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        "neither the New Testament nor the entire corpus of
        Talmudic writings ever once speak of the Essenes. Nor does the word appear
        in the Dead Sea Scrolls themselves." Lawrence Schiffman

        Stephen,

        I am very glad you have given us this reminder. "Essei" as "factores legis"
        supplies excellent support to your case: `osey hatorah, observers of torah,
        is in the Qumran mss.

        This very day (Wednesday) I have read Schiffman's account of his own DSS
        journey (in an issue of BAR), and I am disappointed to see him making this
        negative statement.

        To my mind, we should break away from the Greek noun *Essene* (Essênoi) and
        speak of *Esseans* (after Essaioi); cp. Essei.

        The -n- in Essene muddies the waters; Esse-an clears them. It should at
        least be used when the adjective is called for: "Essean (not Essene)
        doctrine.

        Looking for other views, I tried F M Cross (1958), 37, n.1:
        'âssayâ, cp. therapeutai, 'healers' is rejected, because the transcription
        ess- suggests h.as-, and so he favours h.asên, h.assayâ, E Aramaic
        equivalent of Hebrew h.asîdîm, 'pious'; and Pliny twice connects the name
        with hosiotês 'pious'; but I would add to the definition 'observance of
        divine law' (hosia)!!

        By analogy, you don't find the word Christian very often in the New
        Testament (3 x). Interestingly, you also find Paulos (Romans 2:13) using
        the expression 'doers of the law' (poiêtai nomou), and similarly, of course,
        Iacobos (James 1:22-25, 4:11), alongside 'doers of the word'.

        But Schiffman also denies any connection between Esseanism and Christianity,
        especially with Jesus and John the Baptist (even though it is said that
        "John came in the way of righteousness" (Matthew 21:32, Jesus speaking).
        I often turn to Frank Cross's chapter (5:146-180) on the comparisons (if not
        connections) between these two sects. But perhaps he rejected them in the
        second edition.

        But, back to the point, can we have it both ways? H.assay- and `osey
        (hatorah) both went into the naming of the group? But `osey becoming Essai-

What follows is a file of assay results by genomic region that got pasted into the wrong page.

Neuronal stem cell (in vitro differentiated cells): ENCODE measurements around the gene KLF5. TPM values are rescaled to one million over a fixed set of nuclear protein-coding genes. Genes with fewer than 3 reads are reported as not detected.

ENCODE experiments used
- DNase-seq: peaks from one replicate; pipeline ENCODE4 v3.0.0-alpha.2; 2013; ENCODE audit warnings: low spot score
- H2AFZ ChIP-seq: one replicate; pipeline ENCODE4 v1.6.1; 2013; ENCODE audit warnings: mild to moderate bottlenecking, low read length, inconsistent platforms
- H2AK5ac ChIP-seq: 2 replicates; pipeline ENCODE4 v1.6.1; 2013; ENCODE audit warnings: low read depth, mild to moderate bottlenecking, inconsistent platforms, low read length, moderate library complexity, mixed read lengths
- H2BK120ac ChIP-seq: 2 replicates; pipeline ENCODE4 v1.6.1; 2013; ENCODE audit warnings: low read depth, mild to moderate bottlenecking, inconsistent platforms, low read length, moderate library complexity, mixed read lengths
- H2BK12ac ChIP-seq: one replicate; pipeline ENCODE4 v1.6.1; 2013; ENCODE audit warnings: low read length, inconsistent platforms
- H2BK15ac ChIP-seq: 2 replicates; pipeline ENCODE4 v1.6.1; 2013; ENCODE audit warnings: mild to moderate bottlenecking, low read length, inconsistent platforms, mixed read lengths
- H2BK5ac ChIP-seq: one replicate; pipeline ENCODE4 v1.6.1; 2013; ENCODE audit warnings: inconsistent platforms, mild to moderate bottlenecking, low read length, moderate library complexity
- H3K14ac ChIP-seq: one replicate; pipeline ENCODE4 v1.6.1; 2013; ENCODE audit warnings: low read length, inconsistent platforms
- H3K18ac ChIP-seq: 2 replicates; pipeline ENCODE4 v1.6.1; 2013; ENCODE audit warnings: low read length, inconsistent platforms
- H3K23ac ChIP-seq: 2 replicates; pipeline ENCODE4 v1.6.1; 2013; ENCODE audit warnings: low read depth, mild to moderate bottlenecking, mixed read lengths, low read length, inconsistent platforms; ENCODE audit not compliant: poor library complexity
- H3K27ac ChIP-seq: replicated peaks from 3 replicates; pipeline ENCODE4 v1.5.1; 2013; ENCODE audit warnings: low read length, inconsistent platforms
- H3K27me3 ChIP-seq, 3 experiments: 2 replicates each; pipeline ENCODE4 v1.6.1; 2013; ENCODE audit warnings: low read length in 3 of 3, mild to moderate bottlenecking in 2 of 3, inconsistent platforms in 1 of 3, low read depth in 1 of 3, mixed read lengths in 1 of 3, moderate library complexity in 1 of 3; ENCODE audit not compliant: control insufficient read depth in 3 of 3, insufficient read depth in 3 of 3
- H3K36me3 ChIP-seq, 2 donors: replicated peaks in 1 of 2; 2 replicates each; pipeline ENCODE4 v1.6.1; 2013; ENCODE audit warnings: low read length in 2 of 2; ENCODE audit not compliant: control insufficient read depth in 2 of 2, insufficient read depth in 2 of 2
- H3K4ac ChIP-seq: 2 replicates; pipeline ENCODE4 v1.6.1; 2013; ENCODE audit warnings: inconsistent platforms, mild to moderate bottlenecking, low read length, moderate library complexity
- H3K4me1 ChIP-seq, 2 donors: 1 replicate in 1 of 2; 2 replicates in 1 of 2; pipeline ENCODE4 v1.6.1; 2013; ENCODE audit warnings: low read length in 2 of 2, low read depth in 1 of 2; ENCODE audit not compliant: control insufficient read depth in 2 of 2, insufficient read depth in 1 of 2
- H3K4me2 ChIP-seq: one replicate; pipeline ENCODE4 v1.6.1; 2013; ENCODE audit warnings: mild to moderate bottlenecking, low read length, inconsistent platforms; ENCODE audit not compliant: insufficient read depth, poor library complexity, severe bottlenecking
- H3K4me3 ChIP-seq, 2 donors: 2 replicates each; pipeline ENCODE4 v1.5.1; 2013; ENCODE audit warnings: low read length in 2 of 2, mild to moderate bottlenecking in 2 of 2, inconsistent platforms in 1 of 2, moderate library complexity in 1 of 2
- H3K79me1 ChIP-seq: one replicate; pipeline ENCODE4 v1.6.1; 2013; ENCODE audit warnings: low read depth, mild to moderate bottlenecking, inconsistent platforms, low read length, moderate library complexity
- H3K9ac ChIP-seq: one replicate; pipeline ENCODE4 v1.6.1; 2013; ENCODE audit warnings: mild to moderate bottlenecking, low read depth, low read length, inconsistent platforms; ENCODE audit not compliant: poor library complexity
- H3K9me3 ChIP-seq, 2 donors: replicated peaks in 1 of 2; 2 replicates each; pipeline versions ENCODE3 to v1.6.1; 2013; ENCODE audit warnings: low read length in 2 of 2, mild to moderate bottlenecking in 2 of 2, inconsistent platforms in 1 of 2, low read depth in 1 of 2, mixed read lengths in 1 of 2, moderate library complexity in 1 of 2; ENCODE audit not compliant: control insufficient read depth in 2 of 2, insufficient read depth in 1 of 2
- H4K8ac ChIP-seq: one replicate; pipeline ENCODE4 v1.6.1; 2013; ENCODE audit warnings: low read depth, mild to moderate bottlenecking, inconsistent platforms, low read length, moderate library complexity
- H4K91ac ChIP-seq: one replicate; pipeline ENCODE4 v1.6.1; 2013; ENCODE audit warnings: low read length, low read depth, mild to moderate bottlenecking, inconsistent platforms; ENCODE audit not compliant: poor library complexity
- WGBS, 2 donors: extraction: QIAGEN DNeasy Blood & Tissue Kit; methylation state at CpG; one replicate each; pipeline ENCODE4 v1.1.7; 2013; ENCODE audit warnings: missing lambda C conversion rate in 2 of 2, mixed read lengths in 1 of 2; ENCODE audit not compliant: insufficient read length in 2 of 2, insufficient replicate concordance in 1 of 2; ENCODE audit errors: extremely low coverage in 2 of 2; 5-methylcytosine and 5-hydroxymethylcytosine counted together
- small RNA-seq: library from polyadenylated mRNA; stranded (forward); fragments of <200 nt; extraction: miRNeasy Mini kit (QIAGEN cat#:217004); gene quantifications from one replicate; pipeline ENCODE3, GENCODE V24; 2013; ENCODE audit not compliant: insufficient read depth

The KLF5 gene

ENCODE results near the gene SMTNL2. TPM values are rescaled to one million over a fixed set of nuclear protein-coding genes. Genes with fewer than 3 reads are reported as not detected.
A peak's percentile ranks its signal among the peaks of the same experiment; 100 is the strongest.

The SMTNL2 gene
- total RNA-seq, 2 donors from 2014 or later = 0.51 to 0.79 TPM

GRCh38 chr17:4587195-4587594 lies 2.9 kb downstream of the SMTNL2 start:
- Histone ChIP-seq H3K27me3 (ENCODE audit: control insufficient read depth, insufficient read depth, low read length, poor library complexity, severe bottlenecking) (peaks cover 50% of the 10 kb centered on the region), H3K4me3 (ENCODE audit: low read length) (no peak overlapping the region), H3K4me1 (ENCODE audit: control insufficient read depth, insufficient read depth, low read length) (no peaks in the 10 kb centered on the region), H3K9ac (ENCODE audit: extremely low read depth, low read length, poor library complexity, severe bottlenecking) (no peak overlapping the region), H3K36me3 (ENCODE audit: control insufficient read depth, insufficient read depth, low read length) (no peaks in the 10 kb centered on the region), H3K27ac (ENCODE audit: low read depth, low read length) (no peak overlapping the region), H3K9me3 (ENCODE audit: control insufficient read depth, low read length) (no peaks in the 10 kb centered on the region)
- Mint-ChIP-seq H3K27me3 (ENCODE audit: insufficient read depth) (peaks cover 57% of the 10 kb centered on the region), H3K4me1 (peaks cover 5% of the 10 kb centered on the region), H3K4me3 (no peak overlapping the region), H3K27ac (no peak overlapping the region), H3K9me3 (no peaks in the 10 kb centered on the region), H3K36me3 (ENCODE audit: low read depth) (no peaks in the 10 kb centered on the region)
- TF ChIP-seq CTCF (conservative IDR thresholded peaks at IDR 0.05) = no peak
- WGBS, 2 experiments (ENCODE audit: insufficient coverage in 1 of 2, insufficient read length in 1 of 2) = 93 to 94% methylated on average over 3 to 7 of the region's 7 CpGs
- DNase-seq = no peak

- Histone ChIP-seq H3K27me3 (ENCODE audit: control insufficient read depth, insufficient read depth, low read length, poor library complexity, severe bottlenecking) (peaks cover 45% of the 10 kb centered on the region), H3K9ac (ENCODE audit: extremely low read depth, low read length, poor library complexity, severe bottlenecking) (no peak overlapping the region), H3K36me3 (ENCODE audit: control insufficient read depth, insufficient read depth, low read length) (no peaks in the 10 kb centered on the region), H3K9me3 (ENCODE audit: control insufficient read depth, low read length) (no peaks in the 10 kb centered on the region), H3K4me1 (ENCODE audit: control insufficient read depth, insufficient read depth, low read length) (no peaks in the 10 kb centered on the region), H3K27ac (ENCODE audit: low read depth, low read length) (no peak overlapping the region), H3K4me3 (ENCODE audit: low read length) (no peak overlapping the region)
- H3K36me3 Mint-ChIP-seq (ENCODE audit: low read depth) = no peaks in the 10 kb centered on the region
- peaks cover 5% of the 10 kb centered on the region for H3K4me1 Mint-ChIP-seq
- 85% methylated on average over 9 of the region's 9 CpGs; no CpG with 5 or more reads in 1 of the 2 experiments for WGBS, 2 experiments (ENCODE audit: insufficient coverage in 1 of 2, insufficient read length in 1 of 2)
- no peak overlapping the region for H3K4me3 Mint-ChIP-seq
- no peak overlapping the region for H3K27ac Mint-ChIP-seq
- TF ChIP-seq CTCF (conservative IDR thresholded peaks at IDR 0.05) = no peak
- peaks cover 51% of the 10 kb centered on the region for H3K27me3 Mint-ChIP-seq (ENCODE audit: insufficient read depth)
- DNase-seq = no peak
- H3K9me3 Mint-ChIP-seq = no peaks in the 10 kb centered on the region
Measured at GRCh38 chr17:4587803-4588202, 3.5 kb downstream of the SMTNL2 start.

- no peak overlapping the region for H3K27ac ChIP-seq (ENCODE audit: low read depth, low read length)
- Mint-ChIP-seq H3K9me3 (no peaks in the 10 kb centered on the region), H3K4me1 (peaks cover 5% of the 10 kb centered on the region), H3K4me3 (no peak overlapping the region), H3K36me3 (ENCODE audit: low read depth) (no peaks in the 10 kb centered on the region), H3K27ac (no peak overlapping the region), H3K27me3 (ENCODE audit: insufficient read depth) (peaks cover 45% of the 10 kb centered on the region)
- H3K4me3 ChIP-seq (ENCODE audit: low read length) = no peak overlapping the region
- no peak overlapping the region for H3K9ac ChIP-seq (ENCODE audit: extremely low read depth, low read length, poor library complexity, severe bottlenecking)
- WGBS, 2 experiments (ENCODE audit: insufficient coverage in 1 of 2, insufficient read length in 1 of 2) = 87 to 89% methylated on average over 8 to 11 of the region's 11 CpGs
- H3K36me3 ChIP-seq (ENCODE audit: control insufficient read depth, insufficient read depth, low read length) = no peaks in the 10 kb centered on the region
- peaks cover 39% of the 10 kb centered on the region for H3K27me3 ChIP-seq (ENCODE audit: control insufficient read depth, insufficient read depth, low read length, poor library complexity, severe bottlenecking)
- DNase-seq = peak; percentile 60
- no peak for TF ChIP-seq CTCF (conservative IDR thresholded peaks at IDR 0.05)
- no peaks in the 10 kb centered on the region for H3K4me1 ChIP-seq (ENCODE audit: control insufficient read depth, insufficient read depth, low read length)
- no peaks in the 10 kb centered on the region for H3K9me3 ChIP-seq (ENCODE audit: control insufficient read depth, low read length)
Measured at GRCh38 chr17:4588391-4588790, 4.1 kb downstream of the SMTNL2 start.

is not as convincing as h.asay becoming Essai-, though you have brought a
        variant Oss- into the discussion; I don't know where it comes from.

        And what is the Renaissance Hebrew word for Essean?

        I had been hoping that the origin of this name would have been settled
        before I pass on.

        Brian Colless
        Research Associate. Massey University, NZ

        ----------
        From: goranson@...
        Reply-To: ANE-2@yahoogroups.com
        Date: Tue, 22 Jul 2008 07:30:42 -0400
        To: ANE-2@yahoogroups.com
        Subject: [ANE-2] "Gabriel stone" location(??); and Essenes

        Jerusalem Report/Post article, "The Qumran Quandry" By Ziv
        Hellman
        http://www.jpost.com/servlet/Satellite?apage=1&cid=1215331033237&pagename=JP
        ost%2FJPArticle%2FShowFull

        Reportedly, "[Lawrence] Schiffman points to a major puzzle relating to the
        Essenes - they are not mentioned in any ancient Hebrew text. "The first time
        the word 'Essenes' is written in Hebrew is during the Renaissance," asserts
        Schiffman. This is particularly anomalous given that Josephus portrayed the
        Essenes as the third major political-religious movement in the late Second
        Temple period, alongside the Pharisees and Sadducees - yet, in contrast to
        the latter two groupings, neither the New Testament nor the entire corpus of
        Talmudic writings ever once speak of the Essenes. Nor does the word appear
        in the Dead Sea Scrolls themselves."

        Though the Modern Hebrew for Essenes is not in the scrolls, the Hebrew
        original for the Greek spellings of Essenes, 'osey hatorah, observers of
        torah, is in the Qumran mss, in texts (the pesharim) recognized on other
        grounds as Essene. That "Essenes" came from Hebrew was recognized, and in
        effect predicted, as early as 1532 by Philip Melanchthon in J. Carion,
        Chronica (Wittenberg, 1532) folio 68 verso:
        *"Essei* / das ist / Operarii / vom vort Assa / das ist wirken."

        And N. Serarius cited D. Chytraeus [Kochhafe], Onomasticon, as
        deriving Essenes from the Hebrew root 'asah and calling Essenes "factores
        legis" in J. Triglandius, Trium scriptorium illustrium de tribus judaeorum
        sectis syntagma (Delft: A. Berman, 1703) 107.

        Stephen Goranson
        http://www.duke.edu/~goranson
      • Kevin P. Edgecomb
        B.E.Colless scripsit: I had been hoping that the origin of this name would have been settled before I pass on. I write: May we all live so long! Regards, Kevin
        Message 3 of 4 , Jul 23 10:38 AM
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          B.E.Colless scripsit:
          I had been hoping that the origin of this name would have been settled
          before I pass on.

          I write:
          May we all live so long!

          Regards,
          Kevin P. Edgecomb
          Berkeley, California